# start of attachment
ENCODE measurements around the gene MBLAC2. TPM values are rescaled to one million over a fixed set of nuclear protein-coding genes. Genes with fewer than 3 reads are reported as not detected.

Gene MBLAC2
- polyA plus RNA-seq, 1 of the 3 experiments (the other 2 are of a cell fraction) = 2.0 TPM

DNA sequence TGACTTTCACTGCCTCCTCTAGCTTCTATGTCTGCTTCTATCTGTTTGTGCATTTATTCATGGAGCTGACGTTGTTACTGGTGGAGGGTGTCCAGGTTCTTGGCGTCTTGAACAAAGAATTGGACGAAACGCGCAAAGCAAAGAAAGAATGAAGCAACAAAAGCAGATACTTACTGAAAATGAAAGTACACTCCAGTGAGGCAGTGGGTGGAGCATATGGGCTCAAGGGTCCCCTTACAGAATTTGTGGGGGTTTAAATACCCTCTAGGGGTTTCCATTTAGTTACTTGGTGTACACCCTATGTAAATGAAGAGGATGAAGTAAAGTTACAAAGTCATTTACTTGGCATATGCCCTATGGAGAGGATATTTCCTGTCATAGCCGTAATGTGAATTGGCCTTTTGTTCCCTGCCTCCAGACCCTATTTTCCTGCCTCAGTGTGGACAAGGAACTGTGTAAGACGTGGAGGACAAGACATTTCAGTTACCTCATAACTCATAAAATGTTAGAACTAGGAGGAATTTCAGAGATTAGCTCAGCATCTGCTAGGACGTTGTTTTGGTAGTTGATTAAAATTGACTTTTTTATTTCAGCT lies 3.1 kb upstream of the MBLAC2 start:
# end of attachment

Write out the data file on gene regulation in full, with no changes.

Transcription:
ENCODE measurements around the gene MBLAC2. TPM values are rescaled to one million over a fixed set of nuclear protein-coding genes. Genes with fewer than 3 reads are reported as not detected.

Gene MBLAC2
- polyA plus RNA-seq, 1 of the 3 experiments (the other 2 are of a cell fraction) = 2.0 TPM

DNA sequence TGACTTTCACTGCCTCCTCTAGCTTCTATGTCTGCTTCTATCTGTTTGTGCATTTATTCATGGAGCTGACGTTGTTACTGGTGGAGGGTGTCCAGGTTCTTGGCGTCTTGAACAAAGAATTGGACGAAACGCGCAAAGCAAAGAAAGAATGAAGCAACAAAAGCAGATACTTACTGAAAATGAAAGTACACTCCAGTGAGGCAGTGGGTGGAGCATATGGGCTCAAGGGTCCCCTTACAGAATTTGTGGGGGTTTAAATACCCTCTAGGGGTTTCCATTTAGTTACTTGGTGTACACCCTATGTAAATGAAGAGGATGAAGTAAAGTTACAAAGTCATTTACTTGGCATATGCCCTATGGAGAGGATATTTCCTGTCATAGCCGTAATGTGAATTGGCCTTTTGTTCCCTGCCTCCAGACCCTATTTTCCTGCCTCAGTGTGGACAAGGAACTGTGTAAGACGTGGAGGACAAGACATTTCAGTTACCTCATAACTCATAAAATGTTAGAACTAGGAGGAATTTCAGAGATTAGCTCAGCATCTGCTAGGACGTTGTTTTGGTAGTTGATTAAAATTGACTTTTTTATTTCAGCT lies 3.1 kb upstream of the MBLAC2 start: